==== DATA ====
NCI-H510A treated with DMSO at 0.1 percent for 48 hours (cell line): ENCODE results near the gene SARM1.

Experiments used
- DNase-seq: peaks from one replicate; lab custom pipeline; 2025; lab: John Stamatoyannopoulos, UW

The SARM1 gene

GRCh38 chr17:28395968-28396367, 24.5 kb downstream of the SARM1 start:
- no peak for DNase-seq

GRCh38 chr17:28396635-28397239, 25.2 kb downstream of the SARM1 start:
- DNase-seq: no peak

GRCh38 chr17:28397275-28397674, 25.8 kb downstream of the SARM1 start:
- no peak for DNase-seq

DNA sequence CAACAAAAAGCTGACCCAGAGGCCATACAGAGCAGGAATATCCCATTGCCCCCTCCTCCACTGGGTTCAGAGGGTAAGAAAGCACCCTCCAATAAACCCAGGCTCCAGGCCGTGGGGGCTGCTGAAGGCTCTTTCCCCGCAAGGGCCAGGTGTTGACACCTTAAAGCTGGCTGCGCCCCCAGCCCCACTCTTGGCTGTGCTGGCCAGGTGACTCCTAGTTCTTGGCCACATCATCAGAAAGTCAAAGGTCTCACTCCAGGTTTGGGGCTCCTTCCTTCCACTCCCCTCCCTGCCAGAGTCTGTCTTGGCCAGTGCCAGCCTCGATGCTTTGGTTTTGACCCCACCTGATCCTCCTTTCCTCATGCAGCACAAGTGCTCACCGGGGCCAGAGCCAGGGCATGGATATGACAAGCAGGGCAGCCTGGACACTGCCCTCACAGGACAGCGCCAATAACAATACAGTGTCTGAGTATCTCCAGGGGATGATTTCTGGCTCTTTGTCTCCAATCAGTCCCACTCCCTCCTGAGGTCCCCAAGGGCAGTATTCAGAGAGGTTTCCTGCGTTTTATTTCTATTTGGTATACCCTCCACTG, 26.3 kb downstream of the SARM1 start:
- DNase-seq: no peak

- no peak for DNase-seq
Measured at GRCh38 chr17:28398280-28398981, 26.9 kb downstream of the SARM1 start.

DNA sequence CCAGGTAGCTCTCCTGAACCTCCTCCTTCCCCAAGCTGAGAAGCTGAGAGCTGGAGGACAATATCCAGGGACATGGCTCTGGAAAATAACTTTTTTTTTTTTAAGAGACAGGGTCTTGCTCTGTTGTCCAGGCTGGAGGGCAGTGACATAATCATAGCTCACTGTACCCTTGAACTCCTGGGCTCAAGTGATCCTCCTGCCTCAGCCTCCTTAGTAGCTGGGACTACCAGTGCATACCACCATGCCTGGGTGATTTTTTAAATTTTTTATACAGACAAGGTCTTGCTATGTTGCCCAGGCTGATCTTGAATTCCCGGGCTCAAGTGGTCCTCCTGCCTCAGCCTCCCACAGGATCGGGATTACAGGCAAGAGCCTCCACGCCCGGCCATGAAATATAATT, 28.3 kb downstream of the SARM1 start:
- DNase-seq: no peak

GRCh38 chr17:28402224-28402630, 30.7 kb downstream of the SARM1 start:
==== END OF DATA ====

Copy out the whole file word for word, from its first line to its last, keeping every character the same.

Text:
NCI-H510A treated with DMSO at 0.1 percent for 48 hours (cell line): ENCODE results near the gene SARM1.

Experiments used
- DNase-seq: peaks from one replicate; lab custom pipeline; 2025; lab: John Stamatoyannopoulos, UW

The SARM1 gene

GRCh38 chr17:28395968-28396367, 24.5 kb downstream of the SARM1 start:
- no peak for DNase-seq

GRCh38 chr17:28396635-28397239, 25.2 kb downstream of the SARM1 start:
- DNase-seq: no peak

GRCh38 chr17:28397275-28397674, 25.8 kb downstream of the SARM1 start:
- no peak for DNase-seq

DNA sequence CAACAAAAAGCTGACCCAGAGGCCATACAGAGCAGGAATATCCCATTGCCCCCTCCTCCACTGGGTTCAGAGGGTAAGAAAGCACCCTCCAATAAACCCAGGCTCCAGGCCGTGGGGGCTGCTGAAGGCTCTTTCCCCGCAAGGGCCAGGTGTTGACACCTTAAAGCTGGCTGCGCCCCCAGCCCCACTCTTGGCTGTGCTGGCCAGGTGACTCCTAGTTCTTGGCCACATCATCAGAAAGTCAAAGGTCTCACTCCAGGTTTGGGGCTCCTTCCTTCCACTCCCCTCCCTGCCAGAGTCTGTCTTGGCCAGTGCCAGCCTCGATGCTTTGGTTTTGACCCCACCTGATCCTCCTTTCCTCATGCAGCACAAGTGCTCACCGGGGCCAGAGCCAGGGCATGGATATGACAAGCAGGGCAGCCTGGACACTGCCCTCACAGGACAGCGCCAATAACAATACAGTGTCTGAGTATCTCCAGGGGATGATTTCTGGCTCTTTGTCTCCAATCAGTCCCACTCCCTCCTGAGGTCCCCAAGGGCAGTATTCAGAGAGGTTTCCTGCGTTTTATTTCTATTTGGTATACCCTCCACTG, 26.3 kb downstream of the SARM1 start:
- DNase-seq: no peak

- no peak for DNase-seq
Measured at GRCh38 chr17:28398280-28398981, 26.9 kb downstream of the SARM1 start.

DNA sequence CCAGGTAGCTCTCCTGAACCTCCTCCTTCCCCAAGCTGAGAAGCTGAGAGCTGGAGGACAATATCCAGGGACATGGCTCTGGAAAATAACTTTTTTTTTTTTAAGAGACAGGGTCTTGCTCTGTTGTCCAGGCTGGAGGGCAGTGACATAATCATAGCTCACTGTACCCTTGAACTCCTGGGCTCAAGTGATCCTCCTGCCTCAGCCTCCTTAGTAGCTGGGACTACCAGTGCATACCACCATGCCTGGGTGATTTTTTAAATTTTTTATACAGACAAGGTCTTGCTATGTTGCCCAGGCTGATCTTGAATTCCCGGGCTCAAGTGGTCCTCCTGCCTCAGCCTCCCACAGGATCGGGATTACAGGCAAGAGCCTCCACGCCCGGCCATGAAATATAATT, 28.3 kb downstream of the SARM1 start:
- DNase-seq: no peak

GRCh38 chr17:28402224-28402630, 30.7 kb downstream of the SARM1 start: